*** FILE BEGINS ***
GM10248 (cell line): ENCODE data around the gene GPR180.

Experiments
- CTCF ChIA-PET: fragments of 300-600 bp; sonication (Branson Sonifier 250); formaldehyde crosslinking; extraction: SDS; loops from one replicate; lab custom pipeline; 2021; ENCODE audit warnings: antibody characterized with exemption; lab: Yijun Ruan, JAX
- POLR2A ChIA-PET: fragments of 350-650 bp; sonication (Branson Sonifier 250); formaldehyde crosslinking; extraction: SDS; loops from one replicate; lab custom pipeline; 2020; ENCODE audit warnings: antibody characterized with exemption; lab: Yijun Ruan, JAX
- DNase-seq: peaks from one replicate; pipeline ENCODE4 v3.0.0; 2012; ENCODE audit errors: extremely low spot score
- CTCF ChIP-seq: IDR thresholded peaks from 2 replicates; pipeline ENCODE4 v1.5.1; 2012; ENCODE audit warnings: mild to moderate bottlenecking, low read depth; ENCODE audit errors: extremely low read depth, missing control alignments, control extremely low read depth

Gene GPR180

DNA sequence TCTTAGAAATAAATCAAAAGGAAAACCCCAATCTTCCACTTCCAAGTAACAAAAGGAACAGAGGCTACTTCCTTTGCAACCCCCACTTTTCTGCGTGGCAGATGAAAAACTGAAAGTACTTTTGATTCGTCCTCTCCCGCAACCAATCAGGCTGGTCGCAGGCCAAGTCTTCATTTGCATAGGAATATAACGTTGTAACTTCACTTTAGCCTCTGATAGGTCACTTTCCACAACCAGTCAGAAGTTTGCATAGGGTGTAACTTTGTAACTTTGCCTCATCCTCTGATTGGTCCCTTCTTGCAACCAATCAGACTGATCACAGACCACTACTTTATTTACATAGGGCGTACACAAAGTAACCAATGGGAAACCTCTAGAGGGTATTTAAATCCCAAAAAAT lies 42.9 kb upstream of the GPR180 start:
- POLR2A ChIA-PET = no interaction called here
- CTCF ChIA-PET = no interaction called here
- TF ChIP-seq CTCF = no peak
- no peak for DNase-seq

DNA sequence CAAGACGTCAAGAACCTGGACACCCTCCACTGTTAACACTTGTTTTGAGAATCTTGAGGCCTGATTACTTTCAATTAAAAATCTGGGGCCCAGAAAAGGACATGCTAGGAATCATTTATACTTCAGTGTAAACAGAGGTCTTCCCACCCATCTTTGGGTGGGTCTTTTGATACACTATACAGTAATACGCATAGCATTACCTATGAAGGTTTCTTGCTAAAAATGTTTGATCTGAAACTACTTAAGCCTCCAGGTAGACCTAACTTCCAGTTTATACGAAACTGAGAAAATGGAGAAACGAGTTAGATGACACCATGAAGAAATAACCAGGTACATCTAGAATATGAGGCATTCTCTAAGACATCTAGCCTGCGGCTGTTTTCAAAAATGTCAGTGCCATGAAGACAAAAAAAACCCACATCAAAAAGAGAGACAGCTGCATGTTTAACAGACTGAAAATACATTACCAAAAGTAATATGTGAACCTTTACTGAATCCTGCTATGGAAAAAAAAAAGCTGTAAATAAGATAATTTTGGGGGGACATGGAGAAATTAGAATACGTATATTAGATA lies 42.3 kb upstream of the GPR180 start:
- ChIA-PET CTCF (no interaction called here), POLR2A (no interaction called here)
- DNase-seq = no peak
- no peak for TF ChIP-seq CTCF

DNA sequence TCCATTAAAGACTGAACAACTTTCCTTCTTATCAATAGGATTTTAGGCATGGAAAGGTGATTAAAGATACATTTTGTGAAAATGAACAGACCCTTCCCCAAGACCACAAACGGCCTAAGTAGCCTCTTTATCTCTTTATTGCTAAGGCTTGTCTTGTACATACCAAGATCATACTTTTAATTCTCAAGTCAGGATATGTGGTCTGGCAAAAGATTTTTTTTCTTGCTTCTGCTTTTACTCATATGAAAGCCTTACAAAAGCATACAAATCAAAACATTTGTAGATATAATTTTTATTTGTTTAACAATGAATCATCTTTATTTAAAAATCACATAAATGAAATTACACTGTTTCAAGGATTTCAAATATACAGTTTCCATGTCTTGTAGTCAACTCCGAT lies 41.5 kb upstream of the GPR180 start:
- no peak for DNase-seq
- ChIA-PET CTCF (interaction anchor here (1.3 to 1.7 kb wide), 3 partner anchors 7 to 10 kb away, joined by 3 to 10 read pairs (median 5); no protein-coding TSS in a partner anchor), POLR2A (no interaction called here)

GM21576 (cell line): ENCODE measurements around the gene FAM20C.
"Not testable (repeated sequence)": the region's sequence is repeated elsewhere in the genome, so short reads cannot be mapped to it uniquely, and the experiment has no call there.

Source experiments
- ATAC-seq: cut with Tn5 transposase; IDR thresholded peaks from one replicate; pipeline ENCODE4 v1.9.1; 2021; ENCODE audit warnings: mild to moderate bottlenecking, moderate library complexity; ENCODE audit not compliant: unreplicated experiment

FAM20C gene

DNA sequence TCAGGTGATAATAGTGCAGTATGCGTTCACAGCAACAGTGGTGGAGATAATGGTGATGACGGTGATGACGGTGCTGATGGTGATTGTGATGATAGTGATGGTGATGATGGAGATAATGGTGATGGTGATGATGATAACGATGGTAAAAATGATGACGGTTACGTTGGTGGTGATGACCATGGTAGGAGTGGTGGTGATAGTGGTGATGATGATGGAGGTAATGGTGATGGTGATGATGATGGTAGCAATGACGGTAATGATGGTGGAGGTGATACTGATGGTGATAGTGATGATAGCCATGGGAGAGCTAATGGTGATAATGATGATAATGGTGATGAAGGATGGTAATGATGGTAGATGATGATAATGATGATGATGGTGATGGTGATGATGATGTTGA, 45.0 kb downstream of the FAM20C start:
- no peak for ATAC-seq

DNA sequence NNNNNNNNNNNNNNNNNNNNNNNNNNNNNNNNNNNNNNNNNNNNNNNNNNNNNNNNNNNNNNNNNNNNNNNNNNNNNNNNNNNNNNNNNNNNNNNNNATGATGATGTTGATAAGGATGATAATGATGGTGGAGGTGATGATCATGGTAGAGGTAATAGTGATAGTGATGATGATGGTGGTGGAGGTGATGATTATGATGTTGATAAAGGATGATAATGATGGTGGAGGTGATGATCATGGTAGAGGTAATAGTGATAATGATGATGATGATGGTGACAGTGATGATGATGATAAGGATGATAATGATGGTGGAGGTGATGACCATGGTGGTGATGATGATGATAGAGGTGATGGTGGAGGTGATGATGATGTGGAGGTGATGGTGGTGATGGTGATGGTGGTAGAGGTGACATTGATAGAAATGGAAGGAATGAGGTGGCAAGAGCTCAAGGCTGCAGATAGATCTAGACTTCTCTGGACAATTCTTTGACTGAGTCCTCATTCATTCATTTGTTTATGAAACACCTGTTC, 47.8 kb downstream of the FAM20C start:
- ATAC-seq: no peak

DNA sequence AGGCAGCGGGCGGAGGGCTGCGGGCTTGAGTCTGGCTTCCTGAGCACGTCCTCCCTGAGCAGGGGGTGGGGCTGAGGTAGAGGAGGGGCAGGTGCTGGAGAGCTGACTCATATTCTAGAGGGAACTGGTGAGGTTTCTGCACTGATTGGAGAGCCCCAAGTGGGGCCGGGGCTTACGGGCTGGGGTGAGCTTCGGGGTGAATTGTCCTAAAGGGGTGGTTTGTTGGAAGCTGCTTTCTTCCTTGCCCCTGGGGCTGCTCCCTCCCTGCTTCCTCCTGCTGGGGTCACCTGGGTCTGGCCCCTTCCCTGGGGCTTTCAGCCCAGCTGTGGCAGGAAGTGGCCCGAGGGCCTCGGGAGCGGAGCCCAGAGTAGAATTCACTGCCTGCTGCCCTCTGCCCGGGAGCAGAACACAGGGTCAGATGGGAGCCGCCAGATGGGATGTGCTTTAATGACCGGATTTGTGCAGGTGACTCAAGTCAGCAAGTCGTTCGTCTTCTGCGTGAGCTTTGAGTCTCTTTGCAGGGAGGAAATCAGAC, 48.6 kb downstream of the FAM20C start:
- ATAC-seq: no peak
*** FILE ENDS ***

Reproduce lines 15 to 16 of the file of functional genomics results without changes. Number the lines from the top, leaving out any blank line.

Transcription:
- DNase-seq = no peak
- no peak for TF ChIP-seq CTCF